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Can Attention Metrics Improve Mobile Advertising?

Marketing

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80 percent of marketers desire better customer attention data to inform their mobile ad efforts. Here’s why.

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In a new report from Forrester Consulting, 164 brand marketers across the retail, automotive and CPG industries were asked about their understanding and use of mobile advertising metrics. Here, we’re breaking down the most important insights from the results and how these can help marketers improve their efforts.

Read on to learn:

  • Why traditional performance metrics are no longer sufficient and the major challenges arising from them
  • Why an effective mobile measurement system will consider both brand and demand
  • Why 80 percent of marketers are hungry for improved attention data and how this will deliver important business benefits

Old-School Performance Metrics Aren’t Cutting It

Consumers are spending increasing amounts of hours on their smartphones — and old-school marketing practices are failing to keep pace. As values and interests continue to fluctuate brands must be on the constant hunt to innovate but they’re no longer able to rely on their outdated performance metrics. Why? They’re losing their viability to communicate the full value of mobile.

Marketers are recognizing they’re getting only half the picture and are eager to find solutions. Less than one-half of respondents claimed to be confident in their current mobile KPIs poor satisfaction and optimization. On top of this, it makes navigating mobile behavior patterns that much more challenging. As digital matures, this will only escalate and become more visible without a new approach.

Effective Mobile Measurement Will Account for Brand and Demand

Aside from not fully knowing how mobile ad campaigns impact customers and shape purchasing lifecycles, the report points to several additional key areas being impacted. When ranked, top issues included lower customer satisfaction retention (83% collectively), lost opportunity for upsell (34%) and wasted advertising spend (33%).

In addition, branding objectives for mobile ad spend are catching up. Thirty-eight percent report they are unable to demonstrate the value of mobile as a branding channel as a result of this measurement gap. In fact, respondents reported that brand-building spend on mobile is about 90 percent of their direct response (DR) spend.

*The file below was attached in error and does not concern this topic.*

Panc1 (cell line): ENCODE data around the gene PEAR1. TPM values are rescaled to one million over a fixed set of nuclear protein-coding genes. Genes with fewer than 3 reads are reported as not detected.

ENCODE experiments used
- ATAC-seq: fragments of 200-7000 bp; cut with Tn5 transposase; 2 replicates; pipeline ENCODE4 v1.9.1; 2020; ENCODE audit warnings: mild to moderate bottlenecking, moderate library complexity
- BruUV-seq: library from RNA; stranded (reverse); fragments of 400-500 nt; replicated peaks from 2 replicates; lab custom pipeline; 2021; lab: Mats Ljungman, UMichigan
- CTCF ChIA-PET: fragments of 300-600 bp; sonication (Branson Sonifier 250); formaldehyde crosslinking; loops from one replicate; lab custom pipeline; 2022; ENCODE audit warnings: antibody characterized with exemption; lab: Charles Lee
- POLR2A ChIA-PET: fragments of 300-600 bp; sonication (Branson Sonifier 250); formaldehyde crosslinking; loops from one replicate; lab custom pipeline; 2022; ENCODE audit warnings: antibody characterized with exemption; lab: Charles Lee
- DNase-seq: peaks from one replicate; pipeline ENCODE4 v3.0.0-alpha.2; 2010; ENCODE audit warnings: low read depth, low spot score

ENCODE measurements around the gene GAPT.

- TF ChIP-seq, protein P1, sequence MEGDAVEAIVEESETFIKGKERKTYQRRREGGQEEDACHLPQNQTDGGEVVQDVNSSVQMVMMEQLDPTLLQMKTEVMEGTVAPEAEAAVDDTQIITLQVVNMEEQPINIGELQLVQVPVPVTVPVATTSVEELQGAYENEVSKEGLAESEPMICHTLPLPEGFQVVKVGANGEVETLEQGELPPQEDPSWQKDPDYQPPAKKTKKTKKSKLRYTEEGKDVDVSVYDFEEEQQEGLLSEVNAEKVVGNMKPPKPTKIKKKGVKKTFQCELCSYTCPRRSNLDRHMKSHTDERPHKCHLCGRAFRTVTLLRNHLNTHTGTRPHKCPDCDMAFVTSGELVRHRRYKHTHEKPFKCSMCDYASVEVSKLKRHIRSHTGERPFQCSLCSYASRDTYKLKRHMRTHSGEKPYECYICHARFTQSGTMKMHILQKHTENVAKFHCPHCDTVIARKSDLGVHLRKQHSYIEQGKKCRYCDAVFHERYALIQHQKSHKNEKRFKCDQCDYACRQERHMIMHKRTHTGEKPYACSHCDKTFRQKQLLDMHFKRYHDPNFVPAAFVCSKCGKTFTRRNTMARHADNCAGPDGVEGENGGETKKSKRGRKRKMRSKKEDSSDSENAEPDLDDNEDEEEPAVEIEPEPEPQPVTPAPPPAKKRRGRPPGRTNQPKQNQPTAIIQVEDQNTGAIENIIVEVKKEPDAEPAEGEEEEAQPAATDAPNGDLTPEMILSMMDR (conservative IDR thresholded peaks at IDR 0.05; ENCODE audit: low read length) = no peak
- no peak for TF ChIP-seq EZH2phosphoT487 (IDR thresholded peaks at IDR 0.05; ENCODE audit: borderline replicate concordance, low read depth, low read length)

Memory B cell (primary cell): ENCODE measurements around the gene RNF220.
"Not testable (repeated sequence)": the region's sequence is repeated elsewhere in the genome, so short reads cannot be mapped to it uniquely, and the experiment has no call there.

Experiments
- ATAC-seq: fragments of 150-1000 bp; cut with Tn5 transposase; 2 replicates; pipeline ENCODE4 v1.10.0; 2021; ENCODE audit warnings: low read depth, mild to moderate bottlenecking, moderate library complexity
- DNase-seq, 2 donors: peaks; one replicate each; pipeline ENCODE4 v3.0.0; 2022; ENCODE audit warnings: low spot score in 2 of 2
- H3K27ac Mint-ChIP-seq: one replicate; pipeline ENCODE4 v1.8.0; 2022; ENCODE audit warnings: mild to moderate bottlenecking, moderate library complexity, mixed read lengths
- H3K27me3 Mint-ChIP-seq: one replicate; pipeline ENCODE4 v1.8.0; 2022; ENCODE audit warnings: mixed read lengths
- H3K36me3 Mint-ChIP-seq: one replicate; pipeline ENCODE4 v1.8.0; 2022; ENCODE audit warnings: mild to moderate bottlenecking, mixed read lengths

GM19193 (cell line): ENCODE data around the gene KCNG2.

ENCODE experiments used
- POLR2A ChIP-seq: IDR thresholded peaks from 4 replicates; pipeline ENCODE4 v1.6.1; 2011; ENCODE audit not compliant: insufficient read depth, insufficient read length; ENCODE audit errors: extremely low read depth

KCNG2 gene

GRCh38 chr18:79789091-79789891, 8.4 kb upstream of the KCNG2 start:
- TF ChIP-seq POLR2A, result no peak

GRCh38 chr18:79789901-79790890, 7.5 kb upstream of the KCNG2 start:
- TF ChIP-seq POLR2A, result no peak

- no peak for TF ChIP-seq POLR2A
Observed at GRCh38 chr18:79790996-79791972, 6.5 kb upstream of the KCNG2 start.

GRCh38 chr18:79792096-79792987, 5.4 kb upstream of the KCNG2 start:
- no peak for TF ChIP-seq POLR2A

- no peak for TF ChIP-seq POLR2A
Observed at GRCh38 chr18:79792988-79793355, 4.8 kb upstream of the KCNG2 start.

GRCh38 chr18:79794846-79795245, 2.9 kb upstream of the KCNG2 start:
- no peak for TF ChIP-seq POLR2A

As a result, marketers are lacking a comprehensive view of how they’re using mobile metrics and exactly how attention fits into the grand scheme of their strategies. Without granularity into which metrics they’re tracking and how they’re being applied, they’ll have a tough time understanding how and why their consumers are making key decisions to engage with certain advertisements and why others aren’t performing. This is a big disadvantage in not only growing the business but staying abreast of the industry and competitors.

Customer Attention Metrics are the Future

A growing trend highlighted in the report is that marketers believe attention metrics could help fill the void and boost the efficiency and efficacy of mobile media at large.

Nearly 80 percent of marketers are very or extremely interested in the insights customer attention can deliver, and 63 percent plan to invest in customer attention metrics for their brands. The large value-adds identified span improved retargeting efforts, enhanced click-through-rates, a better understanding of brand lift, more efficient ways to test creative, and, most important, a successful way to demonstrate brand media value.

Based on these business benefits, more than half of marketers would up their investments towards consumer attention metrics. Sixty-three percent of respondents indicate they would slightly (45%) or significantly (18%) increase investment in customer attention measurement.

Mobile is only going to dominate more of brands’ ad budgets and success will require modernization of tactics beyond typical run-of-the-mill vanity metrics such as clicks, likes, and shares. Aside from adding more meaning behind their KPIs, having a deep and profound respect for where consumers are spending their time can pave the way for a new advertising agenda — one where audience data allows brands to deliver quality attention mapped to healthier, more productive ways of engaging consumers.

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